Measures of Dispersion
Chapter 4

Besides the mean that characterizes the location of a population, there is also a way to measure how the observations are distributed around the mean; that is do most observations lie close to the mean or are they distributed far from the mean. This characteristic is called the dispersion of the population and there are several ways in which it can be calculated. Of course, in most cases, we will only have a sample of a populations so we will calculate a sample statistic that estimates the population parameter that is itself the measure of dispersion.

Range (chapter 4.1)

The range is simply the lowest value subtracted from the highest value (equation 4.1). The range is greatly affected by the outliers and gives very little information about how the observations cluster around the mean. The sample range is a poor estimator of the population range and as such is rarely used. If it is reported, other measures of dispersion should also be reported.

Variance (chapter 4.4)

To calculate the variance, we must first calculate the squared deviations of each observation from the mean. We will again use our data of bacterial colonies from the 100-ml samples of water. Recall that we had already determined that the sample mean (Xbar) = 80.4
XiXi - Xbar(Xi - Xbar)^2
90 9.6 92.16
73 -7.4 54.76
68 -12.4 153.76
87 6.6 43.56
84 3.6 12.96
The sum of all of the Xi - Xbar is 0.0 (section 4.3), however the sum of all of the (Xi - Xbar)^2 is a positive number that is equal to 357.2 (equation 4.5) in this case, and as this value is based on a sample it is called the sample sum of squares. This concept of a sum of squares (abbreviated SS) is very important and we will use this term a few thousand times before this semester is over. Of course, if we had every observation that existed in a population such that we knew the population mean, then this sum of squares would be called a population sum of squares (equation 4.4).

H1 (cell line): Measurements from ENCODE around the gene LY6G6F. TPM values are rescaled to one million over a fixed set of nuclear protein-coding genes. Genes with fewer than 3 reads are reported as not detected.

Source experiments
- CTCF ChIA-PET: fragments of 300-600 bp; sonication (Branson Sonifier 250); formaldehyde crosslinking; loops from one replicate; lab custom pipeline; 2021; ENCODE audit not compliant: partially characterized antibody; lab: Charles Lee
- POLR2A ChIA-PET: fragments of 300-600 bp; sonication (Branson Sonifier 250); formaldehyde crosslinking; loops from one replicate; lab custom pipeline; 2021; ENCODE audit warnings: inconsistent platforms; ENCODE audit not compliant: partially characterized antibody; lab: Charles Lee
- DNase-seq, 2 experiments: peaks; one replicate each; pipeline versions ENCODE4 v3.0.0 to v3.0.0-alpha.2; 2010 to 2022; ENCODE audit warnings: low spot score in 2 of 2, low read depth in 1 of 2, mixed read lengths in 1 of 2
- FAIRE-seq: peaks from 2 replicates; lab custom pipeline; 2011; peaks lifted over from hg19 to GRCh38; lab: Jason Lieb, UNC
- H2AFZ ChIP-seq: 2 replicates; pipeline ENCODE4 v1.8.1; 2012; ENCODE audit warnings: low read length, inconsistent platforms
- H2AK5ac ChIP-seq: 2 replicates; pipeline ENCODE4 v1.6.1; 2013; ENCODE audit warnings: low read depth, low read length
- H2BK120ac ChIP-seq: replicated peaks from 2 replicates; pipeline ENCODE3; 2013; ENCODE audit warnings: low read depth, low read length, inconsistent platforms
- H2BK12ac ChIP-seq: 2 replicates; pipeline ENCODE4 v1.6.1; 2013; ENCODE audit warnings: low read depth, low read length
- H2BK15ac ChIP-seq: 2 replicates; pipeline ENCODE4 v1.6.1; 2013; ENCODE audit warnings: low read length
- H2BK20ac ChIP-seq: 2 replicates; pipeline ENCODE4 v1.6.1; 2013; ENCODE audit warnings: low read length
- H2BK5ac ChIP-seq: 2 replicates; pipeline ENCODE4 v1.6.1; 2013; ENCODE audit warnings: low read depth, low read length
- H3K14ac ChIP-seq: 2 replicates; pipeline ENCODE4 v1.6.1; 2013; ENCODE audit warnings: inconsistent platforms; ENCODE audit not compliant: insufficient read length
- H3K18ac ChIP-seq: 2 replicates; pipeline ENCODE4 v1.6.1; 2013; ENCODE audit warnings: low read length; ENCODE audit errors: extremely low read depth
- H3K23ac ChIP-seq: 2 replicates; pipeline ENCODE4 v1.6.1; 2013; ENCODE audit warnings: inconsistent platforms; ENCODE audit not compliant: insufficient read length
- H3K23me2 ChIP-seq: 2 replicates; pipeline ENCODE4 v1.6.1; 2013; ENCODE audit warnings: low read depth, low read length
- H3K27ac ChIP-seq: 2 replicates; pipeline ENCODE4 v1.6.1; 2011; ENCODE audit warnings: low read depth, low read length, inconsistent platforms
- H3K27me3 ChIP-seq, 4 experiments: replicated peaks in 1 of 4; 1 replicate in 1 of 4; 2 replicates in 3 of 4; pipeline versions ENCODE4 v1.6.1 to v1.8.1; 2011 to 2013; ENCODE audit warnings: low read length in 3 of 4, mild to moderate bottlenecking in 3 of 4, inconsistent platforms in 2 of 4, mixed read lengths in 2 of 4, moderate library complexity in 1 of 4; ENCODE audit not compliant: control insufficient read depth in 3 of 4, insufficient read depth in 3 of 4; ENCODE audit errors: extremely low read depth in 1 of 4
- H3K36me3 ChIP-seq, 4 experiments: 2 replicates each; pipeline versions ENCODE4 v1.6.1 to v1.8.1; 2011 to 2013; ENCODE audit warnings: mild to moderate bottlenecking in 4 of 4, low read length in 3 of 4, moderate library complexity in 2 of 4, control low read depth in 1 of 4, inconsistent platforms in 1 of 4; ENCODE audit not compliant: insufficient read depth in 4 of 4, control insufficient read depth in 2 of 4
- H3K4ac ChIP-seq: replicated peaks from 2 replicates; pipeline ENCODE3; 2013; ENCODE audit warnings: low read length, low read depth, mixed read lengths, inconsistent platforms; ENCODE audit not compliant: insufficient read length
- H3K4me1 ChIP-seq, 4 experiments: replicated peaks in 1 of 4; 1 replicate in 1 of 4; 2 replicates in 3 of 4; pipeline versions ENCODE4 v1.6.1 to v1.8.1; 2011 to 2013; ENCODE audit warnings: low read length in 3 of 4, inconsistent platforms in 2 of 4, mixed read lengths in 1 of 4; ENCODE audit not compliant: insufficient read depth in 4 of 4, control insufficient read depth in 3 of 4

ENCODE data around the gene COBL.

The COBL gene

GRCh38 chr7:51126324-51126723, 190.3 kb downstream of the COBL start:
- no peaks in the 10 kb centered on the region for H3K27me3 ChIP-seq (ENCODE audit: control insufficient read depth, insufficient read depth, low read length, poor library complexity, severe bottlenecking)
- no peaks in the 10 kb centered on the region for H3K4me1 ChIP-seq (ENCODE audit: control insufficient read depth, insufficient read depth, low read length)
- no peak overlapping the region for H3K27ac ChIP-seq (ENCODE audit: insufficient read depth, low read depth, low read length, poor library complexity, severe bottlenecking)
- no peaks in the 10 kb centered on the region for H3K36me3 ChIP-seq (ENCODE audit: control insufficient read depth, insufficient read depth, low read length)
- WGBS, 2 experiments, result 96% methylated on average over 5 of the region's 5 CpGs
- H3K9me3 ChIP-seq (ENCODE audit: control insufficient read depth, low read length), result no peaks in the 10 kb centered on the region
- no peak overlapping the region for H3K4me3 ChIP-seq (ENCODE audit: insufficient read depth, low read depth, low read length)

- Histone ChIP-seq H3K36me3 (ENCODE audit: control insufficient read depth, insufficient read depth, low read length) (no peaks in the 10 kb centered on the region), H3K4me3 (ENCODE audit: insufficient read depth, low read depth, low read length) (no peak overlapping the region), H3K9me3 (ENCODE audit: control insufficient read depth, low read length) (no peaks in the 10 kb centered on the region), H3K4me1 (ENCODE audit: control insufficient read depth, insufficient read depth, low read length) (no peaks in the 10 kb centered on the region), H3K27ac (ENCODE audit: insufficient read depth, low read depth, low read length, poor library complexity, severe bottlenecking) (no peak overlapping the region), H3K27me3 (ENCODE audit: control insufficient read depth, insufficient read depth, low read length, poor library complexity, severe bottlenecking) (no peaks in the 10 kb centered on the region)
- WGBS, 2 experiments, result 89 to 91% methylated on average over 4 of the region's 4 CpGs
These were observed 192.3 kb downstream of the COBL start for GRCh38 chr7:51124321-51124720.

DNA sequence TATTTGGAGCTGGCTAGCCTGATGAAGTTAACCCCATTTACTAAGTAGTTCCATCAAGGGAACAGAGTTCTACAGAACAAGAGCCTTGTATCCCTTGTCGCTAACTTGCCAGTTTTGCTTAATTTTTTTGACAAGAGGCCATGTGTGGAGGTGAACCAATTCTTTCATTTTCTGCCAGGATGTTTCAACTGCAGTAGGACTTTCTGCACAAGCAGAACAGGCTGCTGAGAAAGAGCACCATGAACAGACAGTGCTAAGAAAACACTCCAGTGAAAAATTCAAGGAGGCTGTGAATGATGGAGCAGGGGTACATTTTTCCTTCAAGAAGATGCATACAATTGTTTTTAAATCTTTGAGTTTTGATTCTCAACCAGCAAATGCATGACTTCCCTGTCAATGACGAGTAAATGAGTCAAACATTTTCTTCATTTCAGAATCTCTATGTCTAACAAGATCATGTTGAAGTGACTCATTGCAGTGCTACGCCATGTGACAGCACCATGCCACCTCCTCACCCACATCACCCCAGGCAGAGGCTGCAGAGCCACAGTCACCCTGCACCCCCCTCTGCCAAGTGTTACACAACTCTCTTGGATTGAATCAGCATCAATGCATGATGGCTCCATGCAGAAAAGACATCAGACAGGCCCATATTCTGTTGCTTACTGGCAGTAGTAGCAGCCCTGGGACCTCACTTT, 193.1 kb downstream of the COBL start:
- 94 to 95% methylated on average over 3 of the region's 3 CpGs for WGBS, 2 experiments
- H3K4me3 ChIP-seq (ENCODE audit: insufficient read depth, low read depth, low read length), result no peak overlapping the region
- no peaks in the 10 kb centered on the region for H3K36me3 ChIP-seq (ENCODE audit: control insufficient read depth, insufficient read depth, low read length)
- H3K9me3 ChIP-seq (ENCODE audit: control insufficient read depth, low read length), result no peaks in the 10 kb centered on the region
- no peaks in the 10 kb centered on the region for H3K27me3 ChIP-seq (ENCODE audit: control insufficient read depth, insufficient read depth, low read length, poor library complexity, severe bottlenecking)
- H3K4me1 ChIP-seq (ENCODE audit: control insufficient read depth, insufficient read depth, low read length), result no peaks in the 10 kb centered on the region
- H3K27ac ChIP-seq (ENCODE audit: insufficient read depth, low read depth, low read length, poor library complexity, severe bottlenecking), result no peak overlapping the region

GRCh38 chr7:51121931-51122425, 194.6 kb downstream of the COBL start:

To calculate the variance we are going to divide the population sum of squares by the population size (equation 4.7). This gives us a term called the mean squared deviations (sometimes referred to as the mean square) or the variance. The population variance is denoted by sigma2 as this is a population parameter.

It turns out that the best estimator of the population variance is to divide the sample sum of squares by the (sample size - 1) (equation 4.8). This yields the sample variance and is denoted as s2. Dividing by n - 1 yields an unbiased estimator of the population variance. The term (n - 1) is called the degrees of freedom. For our data the sample variance is 357.2/4 = 89.3

As the sum of squares can vary from zero (all observations are identical) to infinity, the variance itself can vary from zero to infinity. You can never have a variance with a negative value.

Standard Deviation (chapter 4.5)

The sum of squares has the units of the original observations squared. For example, in our case the observations and Xbar have the units counts, but the sum of squares and the resulting sample variance have the units counts2. If we take the positive square root of the variance, we will have a measure that has the same units as the original observations. This term is called the sample standard deviation (equation 4.13) and it is denoted by s. For our data, we take the square root of 89.3 = 9.45. Of course, the positive square root of the population variance yields the population standard deviation (equation 4.12)

Coefficient of Variation (chapter 4.6)

The coefficient of variation (CV) is the sample standard deviation divided by the sample mean and then times 100 to convert to a percentage (equation 4.16). This statistic is very useful when you wish to compare standard deviations between very different populations. For instance, is there more or less variability (dispersion around the mean) in leg length in deer mice as compared to horses. Horses have much longer legs and thus the standard deviation will be larger, thus horses by their very nature have a larger standard deviation in leg length than mice. However, the CV allows you to scale the standard deviation relative to the magnitude of the data. Thus it might be that deer mice have a higher CV (indicating more variability) in leg length than do horses. For our data on bacterial counts, the CV is equal to (9.45/80.4)*100 = 11.75% (equation 4.16).

Do problems 4.1 and 4.2 at the end of chapter 4 (page 47).


Last updated on 28 August 2000.
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